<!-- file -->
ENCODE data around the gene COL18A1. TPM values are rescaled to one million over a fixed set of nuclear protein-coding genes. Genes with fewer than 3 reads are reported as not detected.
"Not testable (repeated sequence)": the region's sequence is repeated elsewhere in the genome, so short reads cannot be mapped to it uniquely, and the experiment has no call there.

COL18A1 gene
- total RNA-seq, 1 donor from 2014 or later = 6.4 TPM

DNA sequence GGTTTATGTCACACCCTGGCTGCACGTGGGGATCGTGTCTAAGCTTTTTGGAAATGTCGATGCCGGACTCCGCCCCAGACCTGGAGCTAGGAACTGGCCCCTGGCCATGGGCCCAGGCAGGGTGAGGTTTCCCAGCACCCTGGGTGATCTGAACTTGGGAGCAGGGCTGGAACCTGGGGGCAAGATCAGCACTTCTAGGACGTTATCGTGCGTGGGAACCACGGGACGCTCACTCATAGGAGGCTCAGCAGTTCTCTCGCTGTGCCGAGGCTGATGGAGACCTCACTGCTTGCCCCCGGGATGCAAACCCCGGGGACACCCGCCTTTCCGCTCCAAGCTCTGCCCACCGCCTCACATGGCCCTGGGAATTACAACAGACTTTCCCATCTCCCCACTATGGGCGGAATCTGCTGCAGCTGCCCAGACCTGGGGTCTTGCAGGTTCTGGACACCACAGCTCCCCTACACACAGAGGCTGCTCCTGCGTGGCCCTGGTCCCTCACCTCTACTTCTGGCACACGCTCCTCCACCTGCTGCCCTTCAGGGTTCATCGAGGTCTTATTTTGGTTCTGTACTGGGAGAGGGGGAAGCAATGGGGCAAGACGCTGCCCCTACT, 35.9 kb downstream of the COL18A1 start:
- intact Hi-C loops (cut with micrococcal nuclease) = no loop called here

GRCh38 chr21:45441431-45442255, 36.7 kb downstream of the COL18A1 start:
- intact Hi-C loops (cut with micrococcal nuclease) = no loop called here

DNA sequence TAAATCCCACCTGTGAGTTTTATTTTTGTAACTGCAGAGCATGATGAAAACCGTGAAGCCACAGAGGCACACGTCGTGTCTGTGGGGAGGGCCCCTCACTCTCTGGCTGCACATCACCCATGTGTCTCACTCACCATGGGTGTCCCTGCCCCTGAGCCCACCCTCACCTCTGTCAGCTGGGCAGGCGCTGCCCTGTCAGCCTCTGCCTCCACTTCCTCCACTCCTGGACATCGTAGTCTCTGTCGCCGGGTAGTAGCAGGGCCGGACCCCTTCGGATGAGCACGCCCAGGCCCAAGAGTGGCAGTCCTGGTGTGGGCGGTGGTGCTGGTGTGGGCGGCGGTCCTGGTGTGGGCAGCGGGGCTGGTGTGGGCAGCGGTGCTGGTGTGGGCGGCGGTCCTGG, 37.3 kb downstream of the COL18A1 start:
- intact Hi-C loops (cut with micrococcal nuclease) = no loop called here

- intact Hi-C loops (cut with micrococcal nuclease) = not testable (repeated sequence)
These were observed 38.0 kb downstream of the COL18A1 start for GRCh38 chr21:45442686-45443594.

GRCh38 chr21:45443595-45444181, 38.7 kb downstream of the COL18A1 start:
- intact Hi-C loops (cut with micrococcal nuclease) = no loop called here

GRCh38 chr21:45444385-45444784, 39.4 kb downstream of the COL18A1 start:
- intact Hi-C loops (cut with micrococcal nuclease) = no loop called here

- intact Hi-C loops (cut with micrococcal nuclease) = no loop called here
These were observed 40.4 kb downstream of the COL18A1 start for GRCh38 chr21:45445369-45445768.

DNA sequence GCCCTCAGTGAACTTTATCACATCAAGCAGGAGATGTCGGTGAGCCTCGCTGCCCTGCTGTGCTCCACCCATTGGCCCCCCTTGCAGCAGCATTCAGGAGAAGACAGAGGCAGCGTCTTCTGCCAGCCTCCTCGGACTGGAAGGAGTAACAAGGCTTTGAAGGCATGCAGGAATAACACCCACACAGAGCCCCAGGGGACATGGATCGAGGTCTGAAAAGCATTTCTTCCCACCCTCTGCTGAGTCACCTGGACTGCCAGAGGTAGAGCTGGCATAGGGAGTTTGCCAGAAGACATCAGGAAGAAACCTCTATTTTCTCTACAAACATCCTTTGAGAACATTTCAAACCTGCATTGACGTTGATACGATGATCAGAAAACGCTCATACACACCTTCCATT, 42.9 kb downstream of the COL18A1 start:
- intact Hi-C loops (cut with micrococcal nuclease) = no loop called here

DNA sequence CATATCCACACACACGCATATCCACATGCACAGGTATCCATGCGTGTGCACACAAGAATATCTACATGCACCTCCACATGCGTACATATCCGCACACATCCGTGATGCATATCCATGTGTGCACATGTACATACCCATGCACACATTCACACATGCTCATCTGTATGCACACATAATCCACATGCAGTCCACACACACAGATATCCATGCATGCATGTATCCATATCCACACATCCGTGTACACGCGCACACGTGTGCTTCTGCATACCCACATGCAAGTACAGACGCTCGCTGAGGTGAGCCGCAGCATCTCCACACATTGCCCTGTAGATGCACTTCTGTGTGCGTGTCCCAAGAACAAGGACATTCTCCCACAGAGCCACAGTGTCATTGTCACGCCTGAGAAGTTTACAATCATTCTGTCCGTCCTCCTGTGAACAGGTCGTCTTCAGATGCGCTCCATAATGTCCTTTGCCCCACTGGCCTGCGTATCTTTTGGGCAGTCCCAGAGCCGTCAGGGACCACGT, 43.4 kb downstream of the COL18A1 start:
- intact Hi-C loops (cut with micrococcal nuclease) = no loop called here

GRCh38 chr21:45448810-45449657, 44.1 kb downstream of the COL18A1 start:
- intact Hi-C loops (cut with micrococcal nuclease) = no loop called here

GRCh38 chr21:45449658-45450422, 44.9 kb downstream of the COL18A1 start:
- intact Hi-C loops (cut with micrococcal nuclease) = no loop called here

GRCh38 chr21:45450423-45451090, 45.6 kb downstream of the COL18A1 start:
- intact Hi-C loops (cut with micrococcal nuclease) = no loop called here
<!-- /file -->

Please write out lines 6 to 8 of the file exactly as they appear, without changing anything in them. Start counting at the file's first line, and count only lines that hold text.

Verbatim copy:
- intact Hi-C loops (cut with micrococcal nuclease) = no loop called here

GRCh38 chr21:45441431-45442255, 36.7 kb downstream of the COL18A1 start:
- intact Hi-C loops (cut with micrococcal nuclease) = no loop called here